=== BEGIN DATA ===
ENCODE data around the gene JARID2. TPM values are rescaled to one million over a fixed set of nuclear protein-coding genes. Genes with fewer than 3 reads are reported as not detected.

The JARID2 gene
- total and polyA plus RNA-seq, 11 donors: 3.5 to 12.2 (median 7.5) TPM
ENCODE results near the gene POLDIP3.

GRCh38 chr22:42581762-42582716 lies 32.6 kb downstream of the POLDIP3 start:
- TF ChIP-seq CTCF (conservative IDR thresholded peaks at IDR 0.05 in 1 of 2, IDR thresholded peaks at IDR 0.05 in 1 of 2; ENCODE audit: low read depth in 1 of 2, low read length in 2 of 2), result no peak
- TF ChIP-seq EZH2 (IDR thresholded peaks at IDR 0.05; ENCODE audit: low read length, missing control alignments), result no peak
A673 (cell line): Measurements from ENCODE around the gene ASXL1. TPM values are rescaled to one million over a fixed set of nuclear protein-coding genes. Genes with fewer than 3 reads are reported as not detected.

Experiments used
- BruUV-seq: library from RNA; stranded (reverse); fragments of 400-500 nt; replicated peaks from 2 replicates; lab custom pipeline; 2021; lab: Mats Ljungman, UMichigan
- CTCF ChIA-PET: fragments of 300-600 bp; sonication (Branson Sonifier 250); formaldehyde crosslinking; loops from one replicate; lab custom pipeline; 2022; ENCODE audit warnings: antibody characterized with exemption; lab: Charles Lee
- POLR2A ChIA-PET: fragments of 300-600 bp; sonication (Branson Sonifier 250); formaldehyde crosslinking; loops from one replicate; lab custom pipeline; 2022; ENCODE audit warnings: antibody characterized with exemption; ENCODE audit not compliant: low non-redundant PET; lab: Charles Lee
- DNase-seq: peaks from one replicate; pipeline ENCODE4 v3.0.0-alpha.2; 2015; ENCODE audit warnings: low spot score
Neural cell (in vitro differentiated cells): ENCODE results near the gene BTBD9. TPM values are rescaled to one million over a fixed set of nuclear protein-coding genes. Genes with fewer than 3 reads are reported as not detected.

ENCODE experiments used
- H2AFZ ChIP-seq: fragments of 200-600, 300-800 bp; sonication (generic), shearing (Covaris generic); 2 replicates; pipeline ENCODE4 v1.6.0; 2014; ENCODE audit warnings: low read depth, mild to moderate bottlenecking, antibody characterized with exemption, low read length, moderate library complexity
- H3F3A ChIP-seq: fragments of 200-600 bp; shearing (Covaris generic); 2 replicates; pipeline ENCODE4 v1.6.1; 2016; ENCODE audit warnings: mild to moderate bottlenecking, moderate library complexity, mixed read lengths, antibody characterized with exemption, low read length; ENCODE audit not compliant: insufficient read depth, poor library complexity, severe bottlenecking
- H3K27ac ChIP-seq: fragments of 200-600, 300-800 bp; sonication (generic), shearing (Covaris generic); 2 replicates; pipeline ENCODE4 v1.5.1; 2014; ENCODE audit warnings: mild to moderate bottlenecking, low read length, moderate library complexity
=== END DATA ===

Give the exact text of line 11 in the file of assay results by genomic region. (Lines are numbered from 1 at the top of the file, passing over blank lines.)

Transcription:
- CTCF ChIA-PET: fragments of 300-600 bp; sonication (Branson Sonifier 250); formaldehyde crosslinking; loops from one replicate; lab custom pipeline; 2022; ENCODE audit warnings: antibody characterized with exemption; lab: Charles Lee